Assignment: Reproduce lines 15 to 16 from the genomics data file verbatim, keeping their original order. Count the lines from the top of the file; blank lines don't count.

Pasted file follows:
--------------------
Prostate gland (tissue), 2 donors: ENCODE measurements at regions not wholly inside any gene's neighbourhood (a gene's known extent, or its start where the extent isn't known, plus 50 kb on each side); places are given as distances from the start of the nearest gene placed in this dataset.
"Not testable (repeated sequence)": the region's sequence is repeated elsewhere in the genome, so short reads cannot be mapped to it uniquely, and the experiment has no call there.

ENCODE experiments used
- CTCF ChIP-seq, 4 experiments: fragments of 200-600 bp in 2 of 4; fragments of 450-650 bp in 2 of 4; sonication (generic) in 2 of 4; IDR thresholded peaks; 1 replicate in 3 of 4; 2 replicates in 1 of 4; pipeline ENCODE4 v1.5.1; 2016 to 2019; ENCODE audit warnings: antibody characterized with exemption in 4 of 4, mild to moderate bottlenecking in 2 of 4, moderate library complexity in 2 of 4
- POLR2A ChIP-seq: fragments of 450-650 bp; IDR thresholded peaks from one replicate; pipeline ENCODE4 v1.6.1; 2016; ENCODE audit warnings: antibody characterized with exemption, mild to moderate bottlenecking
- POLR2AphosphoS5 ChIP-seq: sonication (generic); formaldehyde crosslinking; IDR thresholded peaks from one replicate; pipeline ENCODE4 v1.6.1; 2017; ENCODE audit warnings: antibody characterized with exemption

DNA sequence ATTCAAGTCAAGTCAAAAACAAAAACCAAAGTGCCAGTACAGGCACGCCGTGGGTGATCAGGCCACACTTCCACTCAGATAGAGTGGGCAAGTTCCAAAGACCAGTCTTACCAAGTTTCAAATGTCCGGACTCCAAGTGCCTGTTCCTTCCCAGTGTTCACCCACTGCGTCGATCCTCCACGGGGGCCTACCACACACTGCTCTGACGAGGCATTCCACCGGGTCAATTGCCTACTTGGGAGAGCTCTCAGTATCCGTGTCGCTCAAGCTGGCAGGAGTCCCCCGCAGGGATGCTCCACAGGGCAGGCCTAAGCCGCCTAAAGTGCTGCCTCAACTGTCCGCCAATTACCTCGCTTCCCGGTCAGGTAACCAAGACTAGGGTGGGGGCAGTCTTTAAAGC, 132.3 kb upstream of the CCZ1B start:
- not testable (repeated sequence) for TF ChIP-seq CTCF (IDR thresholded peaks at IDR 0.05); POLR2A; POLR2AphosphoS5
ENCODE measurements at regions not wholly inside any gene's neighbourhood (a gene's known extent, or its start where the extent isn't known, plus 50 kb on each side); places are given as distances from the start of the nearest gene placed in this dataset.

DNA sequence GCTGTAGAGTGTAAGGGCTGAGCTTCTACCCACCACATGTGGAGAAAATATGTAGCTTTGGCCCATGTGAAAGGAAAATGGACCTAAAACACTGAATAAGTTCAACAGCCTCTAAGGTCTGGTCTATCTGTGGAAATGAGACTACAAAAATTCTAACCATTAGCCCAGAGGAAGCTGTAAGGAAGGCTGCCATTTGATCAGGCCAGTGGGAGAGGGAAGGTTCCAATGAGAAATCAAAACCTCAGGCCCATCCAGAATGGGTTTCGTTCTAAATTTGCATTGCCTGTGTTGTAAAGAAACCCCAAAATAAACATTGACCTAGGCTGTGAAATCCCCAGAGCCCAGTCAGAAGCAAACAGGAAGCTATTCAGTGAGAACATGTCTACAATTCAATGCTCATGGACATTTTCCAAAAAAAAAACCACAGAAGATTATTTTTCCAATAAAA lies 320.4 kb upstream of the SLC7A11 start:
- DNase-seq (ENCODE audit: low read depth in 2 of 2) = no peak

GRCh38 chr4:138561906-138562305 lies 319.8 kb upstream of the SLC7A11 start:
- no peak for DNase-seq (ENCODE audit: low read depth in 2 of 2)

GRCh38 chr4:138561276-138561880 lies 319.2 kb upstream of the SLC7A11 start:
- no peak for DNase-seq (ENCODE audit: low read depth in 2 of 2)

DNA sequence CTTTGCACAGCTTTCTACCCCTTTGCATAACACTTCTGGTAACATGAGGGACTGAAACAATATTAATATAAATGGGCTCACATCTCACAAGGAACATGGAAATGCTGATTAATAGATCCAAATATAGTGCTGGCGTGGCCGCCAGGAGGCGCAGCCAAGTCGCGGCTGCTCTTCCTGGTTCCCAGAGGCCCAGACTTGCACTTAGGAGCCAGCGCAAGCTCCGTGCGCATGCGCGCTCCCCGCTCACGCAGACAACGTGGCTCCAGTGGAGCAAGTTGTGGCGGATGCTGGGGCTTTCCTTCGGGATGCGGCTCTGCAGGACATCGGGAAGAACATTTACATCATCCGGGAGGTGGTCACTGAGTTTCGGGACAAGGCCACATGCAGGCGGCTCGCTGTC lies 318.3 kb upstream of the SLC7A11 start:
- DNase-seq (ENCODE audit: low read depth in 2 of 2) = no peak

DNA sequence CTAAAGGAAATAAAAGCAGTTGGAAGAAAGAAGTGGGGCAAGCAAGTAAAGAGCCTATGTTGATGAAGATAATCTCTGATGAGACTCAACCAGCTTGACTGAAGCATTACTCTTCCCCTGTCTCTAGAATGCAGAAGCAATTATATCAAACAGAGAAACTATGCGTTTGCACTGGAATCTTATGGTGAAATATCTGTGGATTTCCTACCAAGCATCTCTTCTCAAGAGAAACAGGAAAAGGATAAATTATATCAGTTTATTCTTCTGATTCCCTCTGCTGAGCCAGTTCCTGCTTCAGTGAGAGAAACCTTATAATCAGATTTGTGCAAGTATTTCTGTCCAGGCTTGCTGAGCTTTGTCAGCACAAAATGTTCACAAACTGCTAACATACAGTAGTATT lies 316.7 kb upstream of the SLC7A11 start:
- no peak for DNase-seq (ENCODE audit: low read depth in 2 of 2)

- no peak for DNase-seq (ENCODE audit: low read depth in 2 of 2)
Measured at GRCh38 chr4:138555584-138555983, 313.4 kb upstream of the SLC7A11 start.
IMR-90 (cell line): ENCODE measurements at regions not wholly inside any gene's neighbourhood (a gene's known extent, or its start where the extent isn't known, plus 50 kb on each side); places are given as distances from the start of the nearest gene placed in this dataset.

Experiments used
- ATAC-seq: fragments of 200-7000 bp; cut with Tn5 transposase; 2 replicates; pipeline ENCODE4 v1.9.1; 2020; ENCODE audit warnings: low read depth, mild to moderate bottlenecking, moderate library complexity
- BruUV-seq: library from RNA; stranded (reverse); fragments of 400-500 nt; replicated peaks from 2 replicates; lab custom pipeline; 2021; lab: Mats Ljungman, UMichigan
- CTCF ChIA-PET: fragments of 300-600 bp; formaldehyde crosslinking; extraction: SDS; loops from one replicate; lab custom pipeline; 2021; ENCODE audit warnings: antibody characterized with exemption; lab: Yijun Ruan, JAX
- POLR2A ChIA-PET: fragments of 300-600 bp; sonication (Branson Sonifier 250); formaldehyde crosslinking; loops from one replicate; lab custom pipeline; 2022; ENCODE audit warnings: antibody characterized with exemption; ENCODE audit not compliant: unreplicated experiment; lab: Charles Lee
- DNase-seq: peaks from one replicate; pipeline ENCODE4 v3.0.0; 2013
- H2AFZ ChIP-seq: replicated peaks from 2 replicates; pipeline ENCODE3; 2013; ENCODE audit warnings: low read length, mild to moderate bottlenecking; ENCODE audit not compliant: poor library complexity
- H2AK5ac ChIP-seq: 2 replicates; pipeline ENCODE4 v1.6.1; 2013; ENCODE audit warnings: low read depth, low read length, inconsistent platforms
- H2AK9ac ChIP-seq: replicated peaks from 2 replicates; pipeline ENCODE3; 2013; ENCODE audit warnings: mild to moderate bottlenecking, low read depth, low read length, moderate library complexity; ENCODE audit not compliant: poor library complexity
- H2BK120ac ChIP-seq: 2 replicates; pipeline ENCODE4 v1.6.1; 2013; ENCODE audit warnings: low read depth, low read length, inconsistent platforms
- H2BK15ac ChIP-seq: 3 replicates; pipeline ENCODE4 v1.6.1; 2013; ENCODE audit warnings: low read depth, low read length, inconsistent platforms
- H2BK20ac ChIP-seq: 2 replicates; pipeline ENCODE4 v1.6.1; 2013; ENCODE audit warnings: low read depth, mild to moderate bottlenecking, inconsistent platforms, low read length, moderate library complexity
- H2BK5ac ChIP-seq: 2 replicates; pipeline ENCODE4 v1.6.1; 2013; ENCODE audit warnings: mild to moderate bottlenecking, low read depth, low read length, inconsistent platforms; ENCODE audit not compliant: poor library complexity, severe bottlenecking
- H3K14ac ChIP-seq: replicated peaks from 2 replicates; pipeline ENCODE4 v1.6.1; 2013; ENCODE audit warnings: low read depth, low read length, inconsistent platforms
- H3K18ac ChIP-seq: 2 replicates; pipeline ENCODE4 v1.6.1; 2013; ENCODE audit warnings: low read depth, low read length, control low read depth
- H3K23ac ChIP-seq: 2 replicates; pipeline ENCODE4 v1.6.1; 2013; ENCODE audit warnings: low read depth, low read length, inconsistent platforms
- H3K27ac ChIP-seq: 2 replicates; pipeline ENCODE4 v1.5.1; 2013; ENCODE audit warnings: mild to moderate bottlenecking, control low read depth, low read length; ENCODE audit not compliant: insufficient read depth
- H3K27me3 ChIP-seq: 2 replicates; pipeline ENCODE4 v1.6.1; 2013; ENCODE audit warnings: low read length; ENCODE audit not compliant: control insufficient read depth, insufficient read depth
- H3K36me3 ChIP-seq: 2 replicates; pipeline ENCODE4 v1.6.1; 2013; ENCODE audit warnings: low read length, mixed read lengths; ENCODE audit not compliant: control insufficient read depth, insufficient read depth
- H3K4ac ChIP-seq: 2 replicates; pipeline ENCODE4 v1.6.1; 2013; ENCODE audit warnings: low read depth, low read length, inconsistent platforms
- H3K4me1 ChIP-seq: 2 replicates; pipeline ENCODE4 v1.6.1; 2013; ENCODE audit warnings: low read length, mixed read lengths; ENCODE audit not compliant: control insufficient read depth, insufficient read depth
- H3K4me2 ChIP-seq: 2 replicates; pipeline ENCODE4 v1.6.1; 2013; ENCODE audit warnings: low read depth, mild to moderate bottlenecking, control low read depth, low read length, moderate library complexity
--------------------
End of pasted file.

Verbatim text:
- no peak for DNase-seq (ENCODE audit: low read depth in 2 of 2)

DNA sequence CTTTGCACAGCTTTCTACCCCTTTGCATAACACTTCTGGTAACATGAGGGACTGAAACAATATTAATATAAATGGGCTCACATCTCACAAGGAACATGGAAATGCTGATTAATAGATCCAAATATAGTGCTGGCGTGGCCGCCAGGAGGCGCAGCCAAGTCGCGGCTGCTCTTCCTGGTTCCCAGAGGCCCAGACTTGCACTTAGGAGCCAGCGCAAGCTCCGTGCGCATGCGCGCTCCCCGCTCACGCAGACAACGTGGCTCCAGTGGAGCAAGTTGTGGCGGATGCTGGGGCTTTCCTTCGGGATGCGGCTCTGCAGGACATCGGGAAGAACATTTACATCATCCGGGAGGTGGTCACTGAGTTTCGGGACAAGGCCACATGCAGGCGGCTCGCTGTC lies 318.3 kb upstream of the SLC7A11 start: